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5 Daycare Diagnoses I Frequently See

Deciding to send your child to daycare stirs up a lot of feelings. All parents ask themselves: are they old enough? Will they be taken care of well? Are they ready to be apart from me? How will I handle being apart from them? There are so many upsides to sending kids to daycare – socialization, structure, adaptation practice, skill development, and more. But, along with fingerpainted masterpieces for your fridge, your little ones are likely to bring home some common illnesses that are typical among the daycare age group. Here is some guidance for the 5 diagnoses I frequently see:

Hand, Foot, and Mouth

Most common in children under 5 years of age, hand, foot, and mouth disease (HFMD) is caused by a very contagious virus called Coxsackie. It can spread through bodily fluids and infected surfaces. Symptoms include fever and flu-like symptoms and skin rash – most commonly red spots on the palms and soles, and/or mouth sores. HFMD is generally mild but can last a week or slightly longer. The best way to avoid this illness is by practicing good hygiene habits and teaching children to do the same. These include not only handwashing and disinfecting, but also not sharing drinks and cleaning surfaces. If a child does contract HFMD, make sure they are well-hydrated and monitor their fever. Consult a healthcare professional if the child is immunocompromised, or if symptoms last longer than 10 days. PRO TIP: Be careful about your child’s diet during this time if they have mouth sores: salty and/or spicy foods can be painful when eating.


Ringworm is a skin condition caused by a fungus. It’s not a worm at all! It presents as a circular rash that is itchy, red, and scaly. Although it is not limited to toddlers, it is common in daycare settings because lots of items are shared, close contact with peers is unavoidable, and sweating due to physical activity is common. Just like with HFMD, prevention is all about good hygiene habits and symptom monitoring. Fungi thrive in moist areas, so keeping items, clothes, and skin dry is a good way to stave off ringworm. Treatment for ringworm depends on its location on the body and can usually be treated with OTC medicine. Talk to your pediatrician about the best option and let them know if symptoms don’t go away without a prescription. PRO TIP: don’t share hats or combs/hairbrushes, as these can cause transfer of the fungus from person to person.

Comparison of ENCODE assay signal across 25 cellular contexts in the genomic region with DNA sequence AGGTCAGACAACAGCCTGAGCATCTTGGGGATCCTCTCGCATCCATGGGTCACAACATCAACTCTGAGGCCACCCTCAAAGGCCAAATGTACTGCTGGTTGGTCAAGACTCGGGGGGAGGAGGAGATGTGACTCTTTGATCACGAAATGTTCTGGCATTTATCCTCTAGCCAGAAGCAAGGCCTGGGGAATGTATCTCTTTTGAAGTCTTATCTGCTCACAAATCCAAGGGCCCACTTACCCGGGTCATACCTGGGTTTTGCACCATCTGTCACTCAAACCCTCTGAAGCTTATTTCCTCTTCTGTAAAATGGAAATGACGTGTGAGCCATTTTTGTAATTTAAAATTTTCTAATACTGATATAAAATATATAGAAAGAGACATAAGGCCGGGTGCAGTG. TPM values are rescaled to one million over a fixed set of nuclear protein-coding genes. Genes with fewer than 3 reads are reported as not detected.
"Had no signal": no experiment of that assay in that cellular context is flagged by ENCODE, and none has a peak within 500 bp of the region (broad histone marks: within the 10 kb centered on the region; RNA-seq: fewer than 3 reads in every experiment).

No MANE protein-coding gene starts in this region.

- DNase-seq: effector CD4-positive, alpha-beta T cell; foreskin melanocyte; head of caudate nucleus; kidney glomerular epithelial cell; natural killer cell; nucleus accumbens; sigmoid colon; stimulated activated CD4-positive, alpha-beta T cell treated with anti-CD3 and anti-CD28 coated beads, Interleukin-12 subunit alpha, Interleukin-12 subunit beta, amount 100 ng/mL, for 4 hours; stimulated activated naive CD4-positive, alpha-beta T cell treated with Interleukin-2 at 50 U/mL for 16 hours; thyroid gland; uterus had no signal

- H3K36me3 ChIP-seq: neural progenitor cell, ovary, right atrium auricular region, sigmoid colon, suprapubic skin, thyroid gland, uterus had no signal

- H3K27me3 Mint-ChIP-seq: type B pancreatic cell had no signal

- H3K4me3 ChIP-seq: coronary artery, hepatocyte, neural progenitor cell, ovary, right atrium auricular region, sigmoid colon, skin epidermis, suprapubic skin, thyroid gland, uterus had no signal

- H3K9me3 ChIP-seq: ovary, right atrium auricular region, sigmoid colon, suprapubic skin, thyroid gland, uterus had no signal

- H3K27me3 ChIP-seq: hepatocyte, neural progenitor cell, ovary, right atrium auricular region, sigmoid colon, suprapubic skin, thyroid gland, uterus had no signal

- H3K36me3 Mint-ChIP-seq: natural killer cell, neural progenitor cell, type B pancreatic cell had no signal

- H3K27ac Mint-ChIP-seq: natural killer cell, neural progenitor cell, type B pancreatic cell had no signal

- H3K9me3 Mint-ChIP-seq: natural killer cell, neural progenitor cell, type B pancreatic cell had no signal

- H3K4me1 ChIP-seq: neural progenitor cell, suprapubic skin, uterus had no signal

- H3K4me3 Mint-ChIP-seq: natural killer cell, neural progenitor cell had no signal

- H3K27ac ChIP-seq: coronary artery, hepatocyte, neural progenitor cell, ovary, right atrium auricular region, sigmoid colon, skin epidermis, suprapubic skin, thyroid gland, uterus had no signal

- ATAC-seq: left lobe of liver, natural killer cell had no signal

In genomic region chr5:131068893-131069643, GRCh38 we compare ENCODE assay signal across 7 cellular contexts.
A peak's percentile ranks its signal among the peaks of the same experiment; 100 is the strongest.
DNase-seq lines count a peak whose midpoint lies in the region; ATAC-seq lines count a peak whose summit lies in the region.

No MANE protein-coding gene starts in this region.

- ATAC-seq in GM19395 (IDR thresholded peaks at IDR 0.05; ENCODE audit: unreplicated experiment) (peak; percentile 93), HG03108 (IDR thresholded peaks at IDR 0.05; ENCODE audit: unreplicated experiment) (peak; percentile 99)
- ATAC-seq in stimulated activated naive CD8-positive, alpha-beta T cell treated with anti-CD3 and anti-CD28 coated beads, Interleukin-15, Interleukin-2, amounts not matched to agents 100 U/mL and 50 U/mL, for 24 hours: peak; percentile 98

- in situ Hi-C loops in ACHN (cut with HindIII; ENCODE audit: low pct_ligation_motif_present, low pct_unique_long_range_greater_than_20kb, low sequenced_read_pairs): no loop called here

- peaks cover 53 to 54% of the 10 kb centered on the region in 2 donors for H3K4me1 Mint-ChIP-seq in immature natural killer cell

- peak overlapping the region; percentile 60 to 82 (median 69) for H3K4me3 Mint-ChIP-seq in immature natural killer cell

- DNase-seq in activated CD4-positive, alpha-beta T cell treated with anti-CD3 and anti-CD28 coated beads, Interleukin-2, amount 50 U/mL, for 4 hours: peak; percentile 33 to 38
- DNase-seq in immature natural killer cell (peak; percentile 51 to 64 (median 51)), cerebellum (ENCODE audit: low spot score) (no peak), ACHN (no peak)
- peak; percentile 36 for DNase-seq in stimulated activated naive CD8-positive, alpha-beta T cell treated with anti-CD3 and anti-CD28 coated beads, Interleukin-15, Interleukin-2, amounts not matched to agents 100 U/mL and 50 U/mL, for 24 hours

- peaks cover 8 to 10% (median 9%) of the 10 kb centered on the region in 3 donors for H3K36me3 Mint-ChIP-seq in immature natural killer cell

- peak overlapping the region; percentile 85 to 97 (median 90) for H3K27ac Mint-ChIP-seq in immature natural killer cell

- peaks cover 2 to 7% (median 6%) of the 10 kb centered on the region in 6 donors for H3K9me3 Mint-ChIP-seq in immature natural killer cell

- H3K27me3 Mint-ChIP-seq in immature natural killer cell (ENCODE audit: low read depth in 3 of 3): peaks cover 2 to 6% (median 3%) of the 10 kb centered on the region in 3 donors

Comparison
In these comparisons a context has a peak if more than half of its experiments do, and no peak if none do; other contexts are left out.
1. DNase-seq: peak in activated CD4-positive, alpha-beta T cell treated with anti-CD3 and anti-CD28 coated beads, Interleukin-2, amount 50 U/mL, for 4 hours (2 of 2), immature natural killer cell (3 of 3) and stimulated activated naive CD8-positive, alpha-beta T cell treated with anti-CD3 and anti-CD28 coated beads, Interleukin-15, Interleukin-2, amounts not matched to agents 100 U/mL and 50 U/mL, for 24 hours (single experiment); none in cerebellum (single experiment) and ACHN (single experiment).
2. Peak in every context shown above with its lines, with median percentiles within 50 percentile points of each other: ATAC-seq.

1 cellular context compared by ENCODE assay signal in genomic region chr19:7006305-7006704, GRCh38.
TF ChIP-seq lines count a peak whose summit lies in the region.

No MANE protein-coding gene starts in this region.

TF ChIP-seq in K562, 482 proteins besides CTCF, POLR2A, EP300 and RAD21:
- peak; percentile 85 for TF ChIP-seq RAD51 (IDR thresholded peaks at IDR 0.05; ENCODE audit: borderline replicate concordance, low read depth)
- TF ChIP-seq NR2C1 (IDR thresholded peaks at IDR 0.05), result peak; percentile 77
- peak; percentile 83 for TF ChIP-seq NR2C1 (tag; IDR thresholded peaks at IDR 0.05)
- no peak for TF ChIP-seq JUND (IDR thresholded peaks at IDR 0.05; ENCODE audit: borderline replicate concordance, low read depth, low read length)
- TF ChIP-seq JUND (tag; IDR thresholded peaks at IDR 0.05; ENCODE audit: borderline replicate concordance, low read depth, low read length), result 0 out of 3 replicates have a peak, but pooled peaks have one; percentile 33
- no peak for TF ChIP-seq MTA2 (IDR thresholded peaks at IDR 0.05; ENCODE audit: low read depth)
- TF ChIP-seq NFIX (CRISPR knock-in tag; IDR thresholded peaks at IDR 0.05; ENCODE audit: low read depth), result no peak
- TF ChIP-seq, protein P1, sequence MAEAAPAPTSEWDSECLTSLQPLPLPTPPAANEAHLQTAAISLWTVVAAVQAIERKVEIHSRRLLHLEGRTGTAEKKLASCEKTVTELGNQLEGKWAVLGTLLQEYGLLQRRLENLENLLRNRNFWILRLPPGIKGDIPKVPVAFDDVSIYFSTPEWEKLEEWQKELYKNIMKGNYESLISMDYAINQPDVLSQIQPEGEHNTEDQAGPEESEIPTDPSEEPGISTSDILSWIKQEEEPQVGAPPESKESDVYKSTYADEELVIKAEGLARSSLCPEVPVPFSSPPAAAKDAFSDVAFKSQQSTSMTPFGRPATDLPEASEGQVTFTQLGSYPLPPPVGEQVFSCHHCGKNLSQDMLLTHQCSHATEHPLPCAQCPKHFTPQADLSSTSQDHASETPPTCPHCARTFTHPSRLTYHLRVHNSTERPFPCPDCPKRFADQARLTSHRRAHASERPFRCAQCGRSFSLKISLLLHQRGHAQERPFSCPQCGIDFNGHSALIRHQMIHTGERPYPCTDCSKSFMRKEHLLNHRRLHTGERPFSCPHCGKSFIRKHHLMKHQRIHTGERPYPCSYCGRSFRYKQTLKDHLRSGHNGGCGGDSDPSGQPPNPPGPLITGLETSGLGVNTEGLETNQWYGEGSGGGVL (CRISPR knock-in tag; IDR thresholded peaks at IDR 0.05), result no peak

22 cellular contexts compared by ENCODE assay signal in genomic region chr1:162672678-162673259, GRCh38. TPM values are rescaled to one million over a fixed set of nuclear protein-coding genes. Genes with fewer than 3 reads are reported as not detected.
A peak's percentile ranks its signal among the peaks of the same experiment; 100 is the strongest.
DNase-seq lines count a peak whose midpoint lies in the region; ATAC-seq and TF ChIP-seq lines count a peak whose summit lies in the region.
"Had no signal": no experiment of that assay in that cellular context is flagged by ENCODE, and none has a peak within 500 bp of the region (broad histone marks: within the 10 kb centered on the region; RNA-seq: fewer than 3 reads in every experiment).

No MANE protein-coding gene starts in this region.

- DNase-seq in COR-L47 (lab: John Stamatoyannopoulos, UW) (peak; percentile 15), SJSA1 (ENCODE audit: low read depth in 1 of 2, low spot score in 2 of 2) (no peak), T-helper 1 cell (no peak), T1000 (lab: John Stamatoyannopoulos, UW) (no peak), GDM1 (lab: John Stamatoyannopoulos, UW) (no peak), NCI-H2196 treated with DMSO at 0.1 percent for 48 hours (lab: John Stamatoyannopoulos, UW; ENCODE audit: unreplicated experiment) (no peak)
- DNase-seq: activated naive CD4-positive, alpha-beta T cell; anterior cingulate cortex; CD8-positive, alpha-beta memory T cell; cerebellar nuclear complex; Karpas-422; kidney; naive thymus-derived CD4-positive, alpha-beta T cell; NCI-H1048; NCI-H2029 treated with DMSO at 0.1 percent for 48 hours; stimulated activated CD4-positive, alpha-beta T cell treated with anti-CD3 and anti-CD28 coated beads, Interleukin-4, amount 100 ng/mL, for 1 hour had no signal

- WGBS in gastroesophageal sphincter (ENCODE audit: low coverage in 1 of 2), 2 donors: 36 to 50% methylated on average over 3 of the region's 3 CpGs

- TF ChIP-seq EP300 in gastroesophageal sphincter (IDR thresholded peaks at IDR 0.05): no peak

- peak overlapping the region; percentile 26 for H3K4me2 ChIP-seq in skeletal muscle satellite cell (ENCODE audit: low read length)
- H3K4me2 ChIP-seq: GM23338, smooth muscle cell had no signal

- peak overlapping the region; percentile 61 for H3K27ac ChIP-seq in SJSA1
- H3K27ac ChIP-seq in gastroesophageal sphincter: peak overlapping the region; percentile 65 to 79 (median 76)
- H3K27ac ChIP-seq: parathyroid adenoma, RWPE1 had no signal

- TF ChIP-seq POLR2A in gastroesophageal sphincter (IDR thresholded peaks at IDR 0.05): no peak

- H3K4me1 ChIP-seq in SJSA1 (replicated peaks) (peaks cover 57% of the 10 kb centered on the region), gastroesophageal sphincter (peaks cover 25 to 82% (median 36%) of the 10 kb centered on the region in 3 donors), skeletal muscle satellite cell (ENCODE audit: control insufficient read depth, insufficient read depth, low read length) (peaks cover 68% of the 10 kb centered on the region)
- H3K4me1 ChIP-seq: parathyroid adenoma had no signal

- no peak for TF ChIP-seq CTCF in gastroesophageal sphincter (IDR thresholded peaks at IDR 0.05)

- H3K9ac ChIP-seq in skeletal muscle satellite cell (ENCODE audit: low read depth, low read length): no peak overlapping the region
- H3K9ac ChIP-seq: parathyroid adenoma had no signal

Another very contagious illness to watch for is norovirus, which spreads through consumption of infected substances and via contact, causing vomiting and diarrhea.  These symptoms are not subtle, and this virus often runs through daycares at breakneck speed. Unfortunately, there is no medication that treats norovirus, so it needs to simply run its course. During this time, it’s extremely important to hydrate and replenish the sugar and electrolytes lost to vomiting and diarrhea. If a child is not producing urine after about 8 hours, it is time to call a medical professional. Most norovirus cases improve within 1 to 3 days of infection. 


Noticing your little one struggle with intense itch and pimple-like rash? Could be scabies. Caused by neither a virus nor bacteria, this pesky condition is due to tiny mites that burrow and live in the upper level of the skin. Scabies appear in isolated and specific parts of the body that are hard to reach: crevices, folds, etc. They spread through direct skin-to-skin contact with an infected person for a prolonged period of time. Unlike the other diagnoses discussed here, scabies must be treated by a physician, as there are no OTC treatments available. Keep in mind that if your child gets diagnosed with scabies, you and other members of your household will likely need to be tested and treated as well.

The Infamous RSV

And of course, this list wouldn’t be complete without the notorious respiratory syncytial virus, or RSV. Winter of 2023 has seen a significant uptick in children’s RSV cases, so you may have been hearing about it quite a bit. RSV presents with mild cold-like symptoms, such as coughing, sneezing, fever, and runny nose. For most adults, RSV can be easily treated at home and does not pose a great risk. Young children are slightly more prone to developing severe illness, such as pneumonia or bronchiolitis, as a result of contracting RSV. It is spread primarily through droplets, so it’s important to teach children coughing/sneezing etiquette, as well as proper hygiene and handwashing early on. 

Now, if after reading all of that, you are considering leaving your child at home for as long as it is legally possible to protect them from all the diseases that might be flying around in the outside world, I urge you to relax and remember that humans have an immune system for a reason. At some point or another, your child will be exposed to viruses and bacteria, and there is no way to escape them becoming ill someday. This doesn’t mean that we should deprive them of valuable life experiences, such as daycare. It simply means we should be watchful and knowledgeable in case an emergency occurs.